The ACCC’s Scamwatch service is warning the Chinese community in Australia to be wary about two alarming scams that involve extortion via fake kidnappings and threats of arrest.
In 2019, Scamwatch has received approximately 900 reports about scams targeting the Chinese community, with losses totalling over $1.5 million. This figure already exceeds total losses to the scam for 2018 which came to just under $1.2 million. Losses have been experienced in NSW, Victoria, Queensland and Western Australia; however, the scam is targeting people nationwide.
“These scams are particularly distressing, and we’re seeing a dramatic spike in the Chinese community being targeted. In July alone, the Chinese speaking community lost over three quarters of a million dollars. We’ve seen several individuals lose tens of thousands of dollars,” ACCC Deputy Chair Delia Rickard said.
There are two main variations of this scam. First, speaking in Mandarin, a scammer will call directly or leave an ‘urgent’ voice message to call back. The scammer will impersonate a parcel delivery service and/or Chinese authorities and claim you are in serious trouble as they have intercepted a package addressed to you with fraudulent documents such as fake passports.
The scammer will then threaten you with extradition to China to face criminal charges in court unless money is sent to them. They will claim this money is needed to prove your innocence while they investigate the supposed crime.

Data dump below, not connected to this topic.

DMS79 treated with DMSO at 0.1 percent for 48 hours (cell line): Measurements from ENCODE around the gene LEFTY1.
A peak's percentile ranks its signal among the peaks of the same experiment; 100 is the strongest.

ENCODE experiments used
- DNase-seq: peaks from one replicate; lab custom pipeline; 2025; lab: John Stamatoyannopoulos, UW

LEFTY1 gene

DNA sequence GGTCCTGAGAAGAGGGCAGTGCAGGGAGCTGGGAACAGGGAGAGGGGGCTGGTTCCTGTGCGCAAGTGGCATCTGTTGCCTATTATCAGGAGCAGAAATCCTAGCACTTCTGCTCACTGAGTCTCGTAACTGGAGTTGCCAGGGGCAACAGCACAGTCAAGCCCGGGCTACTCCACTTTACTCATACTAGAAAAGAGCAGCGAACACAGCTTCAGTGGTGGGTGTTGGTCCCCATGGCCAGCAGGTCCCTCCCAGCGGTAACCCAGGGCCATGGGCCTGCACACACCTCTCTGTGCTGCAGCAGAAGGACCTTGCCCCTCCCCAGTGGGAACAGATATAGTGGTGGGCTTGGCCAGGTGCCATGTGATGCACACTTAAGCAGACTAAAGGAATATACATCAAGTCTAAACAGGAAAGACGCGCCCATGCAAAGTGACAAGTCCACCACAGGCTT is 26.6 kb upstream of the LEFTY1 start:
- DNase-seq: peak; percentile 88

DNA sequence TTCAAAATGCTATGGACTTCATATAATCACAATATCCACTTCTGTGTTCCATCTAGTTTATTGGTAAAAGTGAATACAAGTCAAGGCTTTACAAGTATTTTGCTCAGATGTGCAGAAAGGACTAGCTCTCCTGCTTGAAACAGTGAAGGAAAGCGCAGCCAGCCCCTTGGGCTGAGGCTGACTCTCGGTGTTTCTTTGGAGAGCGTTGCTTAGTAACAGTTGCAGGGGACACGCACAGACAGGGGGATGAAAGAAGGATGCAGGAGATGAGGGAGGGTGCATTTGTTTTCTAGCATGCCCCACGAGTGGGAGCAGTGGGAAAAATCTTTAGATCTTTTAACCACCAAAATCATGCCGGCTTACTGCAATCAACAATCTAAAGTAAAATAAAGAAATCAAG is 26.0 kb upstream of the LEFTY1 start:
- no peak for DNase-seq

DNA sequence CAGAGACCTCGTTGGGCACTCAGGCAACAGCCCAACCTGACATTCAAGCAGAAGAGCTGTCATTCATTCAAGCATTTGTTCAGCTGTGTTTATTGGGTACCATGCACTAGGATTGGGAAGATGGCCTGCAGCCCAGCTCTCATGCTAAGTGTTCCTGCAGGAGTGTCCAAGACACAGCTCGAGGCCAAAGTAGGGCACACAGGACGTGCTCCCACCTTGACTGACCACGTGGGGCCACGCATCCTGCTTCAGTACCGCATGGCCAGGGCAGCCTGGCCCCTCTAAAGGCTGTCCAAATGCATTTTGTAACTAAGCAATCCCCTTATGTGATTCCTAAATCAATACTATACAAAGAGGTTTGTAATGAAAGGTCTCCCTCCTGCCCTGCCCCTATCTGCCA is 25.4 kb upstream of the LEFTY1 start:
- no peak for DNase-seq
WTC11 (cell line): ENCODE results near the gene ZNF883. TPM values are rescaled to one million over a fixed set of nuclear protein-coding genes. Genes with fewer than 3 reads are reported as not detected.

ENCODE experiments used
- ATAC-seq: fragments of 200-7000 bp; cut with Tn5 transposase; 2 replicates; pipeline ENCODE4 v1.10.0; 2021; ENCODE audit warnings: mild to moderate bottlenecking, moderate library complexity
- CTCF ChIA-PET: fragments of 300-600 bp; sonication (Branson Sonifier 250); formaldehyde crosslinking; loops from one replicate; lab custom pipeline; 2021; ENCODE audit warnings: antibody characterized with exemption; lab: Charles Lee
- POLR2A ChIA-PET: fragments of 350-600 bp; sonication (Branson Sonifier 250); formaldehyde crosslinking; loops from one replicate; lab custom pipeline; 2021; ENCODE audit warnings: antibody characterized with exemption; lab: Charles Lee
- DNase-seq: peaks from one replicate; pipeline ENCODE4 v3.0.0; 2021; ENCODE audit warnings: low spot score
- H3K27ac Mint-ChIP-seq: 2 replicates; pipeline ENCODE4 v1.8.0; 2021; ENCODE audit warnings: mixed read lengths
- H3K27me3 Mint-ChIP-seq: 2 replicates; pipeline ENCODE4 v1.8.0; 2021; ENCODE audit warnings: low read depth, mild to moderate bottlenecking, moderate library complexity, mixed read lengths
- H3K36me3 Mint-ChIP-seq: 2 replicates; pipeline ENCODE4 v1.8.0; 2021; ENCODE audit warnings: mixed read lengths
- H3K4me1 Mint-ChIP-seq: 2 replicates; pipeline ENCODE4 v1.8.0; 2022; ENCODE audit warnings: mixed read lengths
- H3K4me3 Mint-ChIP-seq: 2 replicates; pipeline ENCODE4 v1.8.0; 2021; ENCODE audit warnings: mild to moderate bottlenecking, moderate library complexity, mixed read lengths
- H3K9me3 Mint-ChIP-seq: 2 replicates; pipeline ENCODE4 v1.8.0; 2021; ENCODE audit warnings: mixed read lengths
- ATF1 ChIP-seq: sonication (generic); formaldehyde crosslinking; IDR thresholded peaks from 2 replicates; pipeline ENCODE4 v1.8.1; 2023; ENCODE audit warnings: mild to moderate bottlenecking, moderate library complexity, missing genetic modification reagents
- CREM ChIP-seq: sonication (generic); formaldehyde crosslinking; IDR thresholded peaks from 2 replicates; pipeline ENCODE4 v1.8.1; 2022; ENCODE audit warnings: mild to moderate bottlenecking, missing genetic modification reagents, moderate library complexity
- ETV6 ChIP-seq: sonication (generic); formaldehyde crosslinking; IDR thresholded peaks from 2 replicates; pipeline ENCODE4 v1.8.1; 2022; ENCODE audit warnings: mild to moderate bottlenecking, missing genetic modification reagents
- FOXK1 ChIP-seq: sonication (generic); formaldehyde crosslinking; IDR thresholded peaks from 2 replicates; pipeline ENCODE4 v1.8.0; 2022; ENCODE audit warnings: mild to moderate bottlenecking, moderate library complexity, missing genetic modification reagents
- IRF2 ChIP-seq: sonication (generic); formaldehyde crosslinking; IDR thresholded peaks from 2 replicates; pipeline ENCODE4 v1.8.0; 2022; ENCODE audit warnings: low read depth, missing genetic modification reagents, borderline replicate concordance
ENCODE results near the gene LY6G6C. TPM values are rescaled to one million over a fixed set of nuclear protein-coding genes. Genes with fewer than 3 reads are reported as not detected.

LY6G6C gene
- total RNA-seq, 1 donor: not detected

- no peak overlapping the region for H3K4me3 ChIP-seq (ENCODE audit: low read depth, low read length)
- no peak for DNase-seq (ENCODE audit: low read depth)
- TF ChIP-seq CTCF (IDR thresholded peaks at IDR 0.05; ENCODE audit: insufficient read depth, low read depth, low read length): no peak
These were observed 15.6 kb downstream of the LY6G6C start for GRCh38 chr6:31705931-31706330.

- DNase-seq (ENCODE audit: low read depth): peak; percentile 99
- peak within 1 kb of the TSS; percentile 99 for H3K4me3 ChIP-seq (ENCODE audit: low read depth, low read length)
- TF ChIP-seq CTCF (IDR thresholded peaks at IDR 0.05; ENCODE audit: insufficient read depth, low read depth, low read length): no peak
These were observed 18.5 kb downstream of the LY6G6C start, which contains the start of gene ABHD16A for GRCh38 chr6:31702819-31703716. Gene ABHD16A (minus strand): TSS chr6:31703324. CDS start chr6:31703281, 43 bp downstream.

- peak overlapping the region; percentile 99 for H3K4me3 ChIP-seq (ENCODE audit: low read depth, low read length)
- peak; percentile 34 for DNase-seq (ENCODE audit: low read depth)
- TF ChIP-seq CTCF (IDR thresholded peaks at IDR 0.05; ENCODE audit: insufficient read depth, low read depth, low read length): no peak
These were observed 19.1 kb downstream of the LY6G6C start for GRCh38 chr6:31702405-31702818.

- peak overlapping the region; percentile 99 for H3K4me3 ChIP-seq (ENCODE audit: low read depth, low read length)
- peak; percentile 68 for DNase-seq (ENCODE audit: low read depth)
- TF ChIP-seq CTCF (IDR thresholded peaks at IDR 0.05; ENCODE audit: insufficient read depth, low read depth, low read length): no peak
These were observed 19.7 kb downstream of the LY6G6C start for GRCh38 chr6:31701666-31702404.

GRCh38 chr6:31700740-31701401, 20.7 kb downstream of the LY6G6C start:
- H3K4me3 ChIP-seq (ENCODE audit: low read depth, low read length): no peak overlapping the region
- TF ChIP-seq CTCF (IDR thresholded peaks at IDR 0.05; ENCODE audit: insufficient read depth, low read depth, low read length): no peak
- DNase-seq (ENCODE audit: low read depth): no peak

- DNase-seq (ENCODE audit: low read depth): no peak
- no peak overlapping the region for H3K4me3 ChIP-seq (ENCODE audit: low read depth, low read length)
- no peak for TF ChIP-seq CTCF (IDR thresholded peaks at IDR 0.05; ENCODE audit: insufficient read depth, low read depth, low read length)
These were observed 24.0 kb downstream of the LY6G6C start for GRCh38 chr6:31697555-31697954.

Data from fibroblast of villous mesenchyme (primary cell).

“Scamwatch has received multiple reports of a cruel variation of this scam targeting Chinese students in Australia,” Ms Rickard said.
The scammer will tell their victims, usually students, that they have been involved in criminal activity, and threaten them and even their family, with criminal sanctions unless they pretend they have been kidnapped, including by taking photos of themselves bound and gagged.
Scammers will then use these photos to extort money from the student’s family by claiming the student has been kidnapped.
“The most important thing members of the Chinese community in Australia can do to protect themselves from this scam is be aware about how it works and warn their friends and family,” Ms Rickard said.
“If you’re ever called by someone making threats about arrest or deportation, it is a scam. It’s very frightening to receive these calls and scammers use your fear against you so you’ll send them money or participate in a bogus kidnapping.”
“Don’t fall for their threats. Instead, hang up the phone and report it to your local police. If you think the scammer has your bank account details, contact your bank immediately.”
Members of the Chinese community in Australia can also report the scam at www.scamwatch.gov.au.